Drivers have not been the only European oil consumers enjoying this year’s slump in prices — those building the roads are also reaping the benefits of a drop in raw material costs.
You’d forgive shipowners for feeling a little uncertain about their fuel bills at the moment. Last year they faced apocalyptic warnings about the rise in costs to come as European and North American regulators cut sulphur limits for bunkers, but then oil prices collapsed. Many are now left wondering when they’re going to start feeling the financial impact of the new regulations.
French prime minister Manuel Valls concedes that nudging French drivers towards buying diesel cars may have been a mistake. As diesel’s share of French motor fuel demand hits a record high, adding to the long list of problems facing the country’s refining industry, it looks like he has a point.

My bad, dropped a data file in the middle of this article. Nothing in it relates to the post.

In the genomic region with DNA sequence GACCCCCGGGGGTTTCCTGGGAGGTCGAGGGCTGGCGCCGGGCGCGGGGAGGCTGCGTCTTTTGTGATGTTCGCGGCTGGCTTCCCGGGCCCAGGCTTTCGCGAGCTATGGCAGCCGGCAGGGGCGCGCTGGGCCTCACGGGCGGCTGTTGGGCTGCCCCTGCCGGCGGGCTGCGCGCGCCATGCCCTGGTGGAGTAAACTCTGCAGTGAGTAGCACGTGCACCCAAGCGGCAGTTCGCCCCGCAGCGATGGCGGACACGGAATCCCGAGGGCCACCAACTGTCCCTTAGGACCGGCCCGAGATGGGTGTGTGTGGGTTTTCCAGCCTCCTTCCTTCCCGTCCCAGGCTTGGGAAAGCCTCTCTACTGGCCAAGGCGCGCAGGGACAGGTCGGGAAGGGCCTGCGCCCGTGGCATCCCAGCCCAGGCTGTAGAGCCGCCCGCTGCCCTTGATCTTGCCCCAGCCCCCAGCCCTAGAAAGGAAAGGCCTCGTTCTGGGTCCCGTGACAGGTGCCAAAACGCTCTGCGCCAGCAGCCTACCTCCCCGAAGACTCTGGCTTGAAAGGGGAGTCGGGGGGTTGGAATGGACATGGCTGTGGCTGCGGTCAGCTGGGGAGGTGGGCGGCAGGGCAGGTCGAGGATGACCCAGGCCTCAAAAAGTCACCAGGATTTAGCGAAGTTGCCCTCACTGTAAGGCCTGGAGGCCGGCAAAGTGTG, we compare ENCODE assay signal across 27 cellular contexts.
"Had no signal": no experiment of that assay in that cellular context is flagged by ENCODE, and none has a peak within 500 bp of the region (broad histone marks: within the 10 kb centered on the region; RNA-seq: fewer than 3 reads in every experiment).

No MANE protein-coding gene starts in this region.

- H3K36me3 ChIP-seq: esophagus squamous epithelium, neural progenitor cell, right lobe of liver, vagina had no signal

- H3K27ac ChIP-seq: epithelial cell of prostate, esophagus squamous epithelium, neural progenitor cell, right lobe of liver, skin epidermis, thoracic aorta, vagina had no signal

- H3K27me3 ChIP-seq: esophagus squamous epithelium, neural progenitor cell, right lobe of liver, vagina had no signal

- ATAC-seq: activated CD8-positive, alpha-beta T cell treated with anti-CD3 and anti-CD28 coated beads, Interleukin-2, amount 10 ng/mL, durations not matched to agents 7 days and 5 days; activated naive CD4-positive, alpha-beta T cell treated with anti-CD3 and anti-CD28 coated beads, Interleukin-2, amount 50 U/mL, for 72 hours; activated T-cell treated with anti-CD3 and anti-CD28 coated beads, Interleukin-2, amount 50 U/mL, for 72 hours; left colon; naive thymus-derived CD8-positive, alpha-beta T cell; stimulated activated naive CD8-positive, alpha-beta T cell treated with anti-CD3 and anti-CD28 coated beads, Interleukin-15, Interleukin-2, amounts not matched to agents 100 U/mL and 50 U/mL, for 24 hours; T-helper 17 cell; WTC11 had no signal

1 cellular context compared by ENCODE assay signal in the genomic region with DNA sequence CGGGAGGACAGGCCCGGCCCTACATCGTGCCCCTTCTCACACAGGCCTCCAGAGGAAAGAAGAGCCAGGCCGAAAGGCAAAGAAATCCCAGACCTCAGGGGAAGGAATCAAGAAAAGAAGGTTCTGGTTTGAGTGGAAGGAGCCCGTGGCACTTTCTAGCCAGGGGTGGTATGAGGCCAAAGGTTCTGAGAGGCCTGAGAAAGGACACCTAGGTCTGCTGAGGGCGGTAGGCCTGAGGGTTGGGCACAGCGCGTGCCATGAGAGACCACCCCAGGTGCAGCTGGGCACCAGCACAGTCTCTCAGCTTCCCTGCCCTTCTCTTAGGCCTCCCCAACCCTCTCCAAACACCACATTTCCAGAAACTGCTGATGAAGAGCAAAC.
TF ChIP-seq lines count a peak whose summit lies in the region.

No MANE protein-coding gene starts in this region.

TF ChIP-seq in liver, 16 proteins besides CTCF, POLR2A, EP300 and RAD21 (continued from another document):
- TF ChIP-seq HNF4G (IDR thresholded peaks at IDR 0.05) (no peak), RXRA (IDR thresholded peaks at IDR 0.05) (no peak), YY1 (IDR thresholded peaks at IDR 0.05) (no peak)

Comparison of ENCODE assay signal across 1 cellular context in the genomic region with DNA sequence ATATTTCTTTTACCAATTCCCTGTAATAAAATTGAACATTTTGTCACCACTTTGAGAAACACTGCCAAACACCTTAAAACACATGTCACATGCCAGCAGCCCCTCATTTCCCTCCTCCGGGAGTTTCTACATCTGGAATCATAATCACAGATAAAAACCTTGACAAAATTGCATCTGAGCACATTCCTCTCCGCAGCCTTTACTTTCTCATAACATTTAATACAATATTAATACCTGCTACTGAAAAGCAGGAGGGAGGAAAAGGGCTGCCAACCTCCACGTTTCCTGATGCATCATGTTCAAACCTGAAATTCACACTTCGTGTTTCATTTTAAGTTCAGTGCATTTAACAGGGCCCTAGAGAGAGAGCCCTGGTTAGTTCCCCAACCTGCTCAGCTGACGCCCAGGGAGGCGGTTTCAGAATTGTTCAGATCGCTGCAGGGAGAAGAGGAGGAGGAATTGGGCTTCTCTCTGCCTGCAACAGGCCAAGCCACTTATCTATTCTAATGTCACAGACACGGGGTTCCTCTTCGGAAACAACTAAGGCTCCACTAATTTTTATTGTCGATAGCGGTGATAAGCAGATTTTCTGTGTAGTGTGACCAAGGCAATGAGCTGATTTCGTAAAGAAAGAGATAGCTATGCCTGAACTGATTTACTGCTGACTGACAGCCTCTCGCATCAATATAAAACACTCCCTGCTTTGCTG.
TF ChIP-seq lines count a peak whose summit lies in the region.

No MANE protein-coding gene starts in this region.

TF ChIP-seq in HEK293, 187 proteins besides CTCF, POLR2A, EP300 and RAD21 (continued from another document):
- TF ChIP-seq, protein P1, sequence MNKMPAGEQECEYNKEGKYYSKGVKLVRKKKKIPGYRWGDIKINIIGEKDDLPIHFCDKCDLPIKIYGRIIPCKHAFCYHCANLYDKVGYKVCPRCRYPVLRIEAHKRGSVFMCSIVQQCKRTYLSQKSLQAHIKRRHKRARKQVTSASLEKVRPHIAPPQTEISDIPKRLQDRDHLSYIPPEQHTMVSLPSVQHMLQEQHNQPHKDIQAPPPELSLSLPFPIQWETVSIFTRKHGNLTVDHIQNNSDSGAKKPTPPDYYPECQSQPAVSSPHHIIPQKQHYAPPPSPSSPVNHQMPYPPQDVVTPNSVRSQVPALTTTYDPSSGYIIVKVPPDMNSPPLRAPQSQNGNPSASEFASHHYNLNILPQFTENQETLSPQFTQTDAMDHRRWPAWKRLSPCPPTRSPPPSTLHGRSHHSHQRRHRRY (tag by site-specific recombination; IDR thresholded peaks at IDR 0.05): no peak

Cautious optimism in Europe is on the rise, with a temporary reprieve for Greece, stock indexes hitting record highs and economic data mostly coming out better than forecast so far this year. But extrapolating fuel demand forecasts for the region is fraught with complications.
As the IEA said in December: “In oil-importing countries, price effects are asymmetrical: Demand lost to substitution or efficiency gains during prolonged periods of high prices will not come back in a selloff… The dollar’s strength and oil sale taxes in some countries will also limit the feed-through from crude oil to retail product prices. In the OECD, a tepid economic recovery, weak wage growth and — last but not least — worrying deflationary pressures will further blunt the stimulus of lower prices.”